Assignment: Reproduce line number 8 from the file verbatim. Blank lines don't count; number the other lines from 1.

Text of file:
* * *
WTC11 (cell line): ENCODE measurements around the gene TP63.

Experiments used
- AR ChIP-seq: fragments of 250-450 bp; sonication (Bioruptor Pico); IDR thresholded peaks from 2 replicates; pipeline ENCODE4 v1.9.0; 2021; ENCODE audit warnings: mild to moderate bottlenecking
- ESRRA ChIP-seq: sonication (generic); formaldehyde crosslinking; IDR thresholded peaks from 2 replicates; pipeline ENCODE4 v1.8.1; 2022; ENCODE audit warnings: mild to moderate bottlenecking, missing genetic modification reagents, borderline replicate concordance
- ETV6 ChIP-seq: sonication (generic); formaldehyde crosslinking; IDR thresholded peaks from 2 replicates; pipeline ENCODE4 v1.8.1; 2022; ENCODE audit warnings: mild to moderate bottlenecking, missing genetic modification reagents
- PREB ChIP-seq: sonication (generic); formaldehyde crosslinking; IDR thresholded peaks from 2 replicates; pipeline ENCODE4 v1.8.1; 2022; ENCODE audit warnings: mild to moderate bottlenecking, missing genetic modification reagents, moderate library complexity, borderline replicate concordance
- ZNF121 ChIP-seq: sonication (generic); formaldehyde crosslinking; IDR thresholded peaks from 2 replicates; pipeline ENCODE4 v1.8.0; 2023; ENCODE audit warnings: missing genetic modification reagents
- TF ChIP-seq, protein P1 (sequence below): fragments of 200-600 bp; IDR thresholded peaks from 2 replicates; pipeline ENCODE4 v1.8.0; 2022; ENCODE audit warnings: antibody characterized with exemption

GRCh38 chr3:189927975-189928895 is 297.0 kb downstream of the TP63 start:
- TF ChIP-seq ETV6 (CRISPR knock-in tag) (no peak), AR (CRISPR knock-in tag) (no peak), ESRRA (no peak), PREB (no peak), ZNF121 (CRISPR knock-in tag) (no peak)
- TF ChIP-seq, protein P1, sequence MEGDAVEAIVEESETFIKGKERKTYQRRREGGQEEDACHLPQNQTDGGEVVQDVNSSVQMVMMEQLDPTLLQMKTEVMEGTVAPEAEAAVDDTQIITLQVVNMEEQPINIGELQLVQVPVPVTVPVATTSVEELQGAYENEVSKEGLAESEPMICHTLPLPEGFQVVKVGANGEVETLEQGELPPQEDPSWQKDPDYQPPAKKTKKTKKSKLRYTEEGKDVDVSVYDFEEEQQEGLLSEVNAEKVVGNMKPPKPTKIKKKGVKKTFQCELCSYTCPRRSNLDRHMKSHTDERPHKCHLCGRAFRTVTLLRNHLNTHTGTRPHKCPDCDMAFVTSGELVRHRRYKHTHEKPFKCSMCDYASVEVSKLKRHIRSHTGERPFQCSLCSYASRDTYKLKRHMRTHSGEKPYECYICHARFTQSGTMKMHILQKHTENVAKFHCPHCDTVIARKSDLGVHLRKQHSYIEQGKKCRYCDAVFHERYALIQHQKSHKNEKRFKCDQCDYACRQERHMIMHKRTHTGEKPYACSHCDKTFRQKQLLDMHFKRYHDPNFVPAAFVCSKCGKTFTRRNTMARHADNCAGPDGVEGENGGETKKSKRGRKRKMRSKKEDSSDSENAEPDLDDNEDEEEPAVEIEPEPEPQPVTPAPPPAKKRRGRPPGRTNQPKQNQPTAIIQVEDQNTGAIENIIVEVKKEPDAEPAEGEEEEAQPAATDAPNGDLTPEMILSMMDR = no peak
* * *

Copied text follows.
- TF ChIP-seq, protein P1 (sequence below): fragments of 200-600 bp; IDR thresholded peaks from 2 replicates; pipeline ENCODE4 v1.8.0; 2022; ENCODE audit warnings: antibody characterized with exemption